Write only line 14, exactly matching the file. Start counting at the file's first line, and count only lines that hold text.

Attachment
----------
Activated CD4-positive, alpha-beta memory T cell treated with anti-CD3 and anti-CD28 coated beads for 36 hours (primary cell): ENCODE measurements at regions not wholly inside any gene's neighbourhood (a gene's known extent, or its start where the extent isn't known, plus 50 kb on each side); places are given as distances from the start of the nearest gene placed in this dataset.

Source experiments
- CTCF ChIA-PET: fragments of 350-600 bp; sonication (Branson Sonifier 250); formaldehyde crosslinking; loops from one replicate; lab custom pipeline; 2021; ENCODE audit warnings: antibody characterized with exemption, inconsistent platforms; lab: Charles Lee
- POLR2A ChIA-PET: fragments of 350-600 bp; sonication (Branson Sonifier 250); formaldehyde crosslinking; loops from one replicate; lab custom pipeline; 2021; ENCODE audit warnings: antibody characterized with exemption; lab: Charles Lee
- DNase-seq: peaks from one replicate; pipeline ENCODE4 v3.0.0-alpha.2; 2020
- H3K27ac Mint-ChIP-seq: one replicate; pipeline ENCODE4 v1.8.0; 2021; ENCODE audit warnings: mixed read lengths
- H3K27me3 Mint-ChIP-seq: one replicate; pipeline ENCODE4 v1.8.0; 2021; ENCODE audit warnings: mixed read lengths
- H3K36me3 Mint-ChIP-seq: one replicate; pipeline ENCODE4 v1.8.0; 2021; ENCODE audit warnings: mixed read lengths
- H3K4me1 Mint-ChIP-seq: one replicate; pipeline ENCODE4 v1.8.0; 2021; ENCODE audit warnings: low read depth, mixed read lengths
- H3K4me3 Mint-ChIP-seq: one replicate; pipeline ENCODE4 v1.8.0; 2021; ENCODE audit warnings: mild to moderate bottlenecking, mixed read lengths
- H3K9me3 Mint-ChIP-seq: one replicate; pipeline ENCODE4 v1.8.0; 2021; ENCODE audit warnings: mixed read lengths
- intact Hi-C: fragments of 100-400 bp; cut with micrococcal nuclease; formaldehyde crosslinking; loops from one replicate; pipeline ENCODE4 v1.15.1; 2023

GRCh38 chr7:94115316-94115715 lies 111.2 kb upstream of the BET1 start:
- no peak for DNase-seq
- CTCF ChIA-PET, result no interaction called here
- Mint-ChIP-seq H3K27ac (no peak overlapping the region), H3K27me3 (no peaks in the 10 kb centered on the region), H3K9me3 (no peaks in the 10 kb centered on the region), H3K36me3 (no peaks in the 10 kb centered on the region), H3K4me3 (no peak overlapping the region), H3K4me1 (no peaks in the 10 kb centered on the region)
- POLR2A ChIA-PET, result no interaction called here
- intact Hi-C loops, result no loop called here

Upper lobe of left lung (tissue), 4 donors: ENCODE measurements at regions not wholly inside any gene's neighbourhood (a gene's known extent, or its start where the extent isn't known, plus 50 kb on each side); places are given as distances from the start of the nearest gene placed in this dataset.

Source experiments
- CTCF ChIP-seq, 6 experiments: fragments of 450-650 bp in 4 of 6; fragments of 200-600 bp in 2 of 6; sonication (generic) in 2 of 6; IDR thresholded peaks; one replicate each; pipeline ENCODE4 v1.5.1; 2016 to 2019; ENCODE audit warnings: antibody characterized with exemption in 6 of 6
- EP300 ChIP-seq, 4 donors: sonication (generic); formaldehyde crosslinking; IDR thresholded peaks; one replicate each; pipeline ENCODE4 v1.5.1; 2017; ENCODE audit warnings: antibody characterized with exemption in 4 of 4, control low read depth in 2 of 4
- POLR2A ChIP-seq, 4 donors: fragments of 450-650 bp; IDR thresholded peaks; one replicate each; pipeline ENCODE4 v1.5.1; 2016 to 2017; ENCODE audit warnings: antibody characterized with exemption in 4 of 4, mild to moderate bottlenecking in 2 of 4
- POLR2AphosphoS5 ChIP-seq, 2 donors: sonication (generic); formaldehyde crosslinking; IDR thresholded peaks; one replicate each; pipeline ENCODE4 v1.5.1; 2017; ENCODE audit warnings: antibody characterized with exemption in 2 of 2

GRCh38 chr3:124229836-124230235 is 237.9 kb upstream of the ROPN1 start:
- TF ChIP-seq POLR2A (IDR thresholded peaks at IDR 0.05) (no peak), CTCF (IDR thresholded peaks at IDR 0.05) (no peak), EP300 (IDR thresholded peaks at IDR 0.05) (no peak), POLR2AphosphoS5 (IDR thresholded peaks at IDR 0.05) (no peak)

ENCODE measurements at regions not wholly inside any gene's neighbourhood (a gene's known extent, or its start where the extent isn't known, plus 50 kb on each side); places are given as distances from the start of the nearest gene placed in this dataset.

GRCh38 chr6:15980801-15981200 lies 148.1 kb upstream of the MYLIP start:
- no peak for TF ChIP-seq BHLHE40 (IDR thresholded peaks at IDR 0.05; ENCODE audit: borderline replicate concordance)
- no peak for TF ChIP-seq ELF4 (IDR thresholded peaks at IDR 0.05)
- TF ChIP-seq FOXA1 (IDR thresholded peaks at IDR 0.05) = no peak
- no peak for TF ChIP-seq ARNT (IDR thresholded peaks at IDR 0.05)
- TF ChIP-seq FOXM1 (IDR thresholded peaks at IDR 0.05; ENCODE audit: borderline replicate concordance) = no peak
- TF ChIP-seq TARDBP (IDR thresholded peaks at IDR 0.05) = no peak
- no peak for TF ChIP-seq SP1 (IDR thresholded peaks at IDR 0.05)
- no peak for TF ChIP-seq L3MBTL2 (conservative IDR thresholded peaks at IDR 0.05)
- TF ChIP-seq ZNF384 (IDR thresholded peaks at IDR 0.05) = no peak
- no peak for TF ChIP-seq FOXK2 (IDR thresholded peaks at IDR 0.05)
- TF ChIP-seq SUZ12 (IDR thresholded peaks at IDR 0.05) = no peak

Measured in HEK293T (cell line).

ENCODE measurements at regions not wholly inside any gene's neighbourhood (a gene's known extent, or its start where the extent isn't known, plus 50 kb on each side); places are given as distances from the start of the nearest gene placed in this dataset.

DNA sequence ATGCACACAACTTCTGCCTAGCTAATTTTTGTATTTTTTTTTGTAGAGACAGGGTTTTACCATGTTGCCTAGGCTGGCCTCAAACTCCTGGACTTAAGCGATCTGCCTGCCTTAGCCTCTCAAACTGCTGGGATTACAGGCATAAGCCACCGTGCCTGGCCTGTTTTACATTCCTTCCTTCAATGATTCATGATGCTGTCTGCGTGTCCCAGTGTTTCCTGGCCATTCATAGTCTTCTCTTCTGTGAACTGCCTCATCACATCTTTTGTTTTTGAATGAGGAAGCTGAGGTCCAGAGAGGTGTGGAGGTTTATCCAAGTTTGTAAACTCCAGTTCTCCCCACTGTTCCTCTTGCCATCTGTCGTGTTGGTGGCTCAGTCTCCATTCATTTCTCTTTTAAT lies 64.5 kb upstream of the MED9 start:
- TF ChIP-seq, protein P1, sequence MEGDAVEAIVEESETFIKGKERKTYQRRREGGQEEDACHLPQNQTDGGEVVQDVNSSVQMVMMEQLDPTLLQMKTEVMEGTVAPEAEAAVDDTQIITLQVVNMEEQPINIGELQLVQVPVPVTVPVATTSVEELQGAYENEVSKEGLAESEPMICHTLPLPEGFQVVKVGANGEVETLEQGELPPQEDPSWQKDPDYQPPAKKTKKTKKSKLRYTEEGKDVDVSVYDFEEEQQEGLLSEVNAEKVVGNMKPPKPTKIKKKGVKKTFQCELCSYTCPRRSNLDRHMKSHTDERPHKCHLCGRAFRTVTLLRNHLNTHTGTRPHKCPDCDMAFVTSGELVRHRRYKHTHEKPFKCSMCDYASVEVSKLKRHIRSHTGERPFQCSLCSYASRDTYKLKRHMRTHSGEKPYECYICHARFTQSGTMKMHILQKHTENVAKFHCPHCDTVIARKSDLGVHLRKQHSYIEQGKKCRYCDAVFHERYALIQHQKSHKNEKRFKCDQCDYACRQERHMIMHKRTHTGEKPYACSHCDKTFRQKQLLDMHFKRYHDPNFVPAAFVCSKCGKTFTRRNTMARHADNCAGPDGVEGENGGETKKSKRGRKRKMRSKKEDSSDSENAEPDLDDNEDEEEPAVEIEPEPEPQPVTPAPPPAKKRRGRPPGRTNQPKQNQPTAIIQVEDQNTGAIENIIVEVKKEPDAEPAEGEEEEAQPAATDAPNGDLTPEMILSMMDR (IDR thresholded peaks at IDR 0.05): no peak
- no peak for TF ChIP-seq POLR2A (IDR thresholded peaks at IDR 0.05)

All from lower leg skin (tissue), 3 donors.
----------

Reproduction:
- no peak for DNase-seq